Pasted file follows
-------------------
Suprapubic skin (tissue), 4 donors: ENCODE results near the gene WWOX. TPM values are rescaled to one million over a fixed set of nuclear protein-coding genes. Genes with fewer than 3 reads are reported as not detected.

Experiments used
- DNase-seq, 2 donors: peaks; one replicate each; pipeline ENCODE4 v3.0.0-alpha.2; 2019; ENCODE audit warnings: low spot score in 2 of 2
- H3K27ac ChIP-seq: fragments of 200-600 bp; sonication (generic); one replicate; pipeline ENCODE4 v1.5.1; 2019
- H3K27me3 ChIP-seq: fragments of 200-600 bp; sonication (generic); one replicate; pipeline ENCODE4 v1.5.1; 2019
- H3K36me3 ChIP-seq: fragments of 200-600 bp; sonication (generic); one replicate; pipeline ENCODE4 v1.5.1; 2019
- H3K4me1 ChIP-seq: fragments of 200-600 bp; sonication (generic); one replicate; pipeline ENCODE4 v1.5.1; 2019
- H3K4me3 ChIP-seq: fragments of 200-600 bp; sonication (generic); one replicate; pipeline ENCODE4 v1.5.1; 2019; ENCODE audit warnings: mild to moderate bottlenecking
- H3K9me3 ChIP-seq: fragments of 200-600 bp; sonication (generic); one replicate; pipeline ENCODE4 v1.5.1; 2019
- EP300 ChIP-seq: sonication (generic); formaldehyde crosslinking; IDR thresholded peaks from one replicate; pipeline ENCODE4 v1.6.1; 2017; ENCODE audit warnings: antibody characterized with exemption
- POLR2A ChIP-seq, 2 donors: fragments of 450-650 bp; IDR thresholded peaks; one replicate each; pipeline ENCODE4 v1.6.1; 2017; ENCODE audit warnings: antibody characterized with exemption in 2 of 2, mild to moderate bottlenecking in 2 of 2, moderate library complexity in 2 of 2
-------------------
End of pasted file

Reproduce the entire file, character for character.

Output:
Suprapubic skin (tissue), 4 donors: ENCODE results near the gene WWOX. TPM values are rescaled to one million over a fixed set of nuclear protein-coding genes. Genes with fewer than 3 reads are reported as not detected.

Experiments used
- DNase-seq, 2 donors: peaks; one replicate each; pipeline ENCODE4 v3.0.0-alpha.2; 2019; ENCODE audit warnings: low spot score in 2 of 2
- H3K27ac ChIP-seq: fragments of 200-600 bp; sonication (generic); one replicate; pipeline ENCODE4 v1.5.1; 2019
- H3K27me3 ChIP-seq: fragments of 200-600 bp; sonication (generic); one replicate; pipeline ENCODE4 v1.5.1; 2019
- H3K36me3 ChIP-seq: fragments of 200-600 bp; sonication (generic); one replicate; pipeline ENCODE4 v1.5.1; 2019
- H3K4me1 ChIP-seq: fragments of 200-600 bp; sonication (generic); one replicate; pipeline ENCODE4 v1.5.1; 2019
- H3K4me3 ChIP-seq: fragments of 200-600 bp; sonication (generic); one replicate; pipeline ENCODE4 v1.5.1; 2019; ENCODE audit warnings: mild to moderate bottlenecking
- H3K9me3 ChIP-seq: fragments of 200-600 bp; sonication (generic); one replicate; pipeline ENCODE4 v1.5.1; 2019
- EP300 ChIP-seq: sonication (generic); formaldehyde crosslinking; IDR thresholded peaks from one replicate; pipeline ENCODE4 v1.6.1; 2017; ENCODE audit warnings: antibody characterized with exemption
- POLR2A ChIP-seq, 2 donors: fragments of 450-650 bp; IDR thresholded peaks; one replicate each; pipeline ENCODE4 v1.6.1; 2017; ENCODE audit warnings: antibody characterized with exemption in 2 of 2, mild to moderate bottlenecking in 2 of 2, moderate library complexity in 2 of 2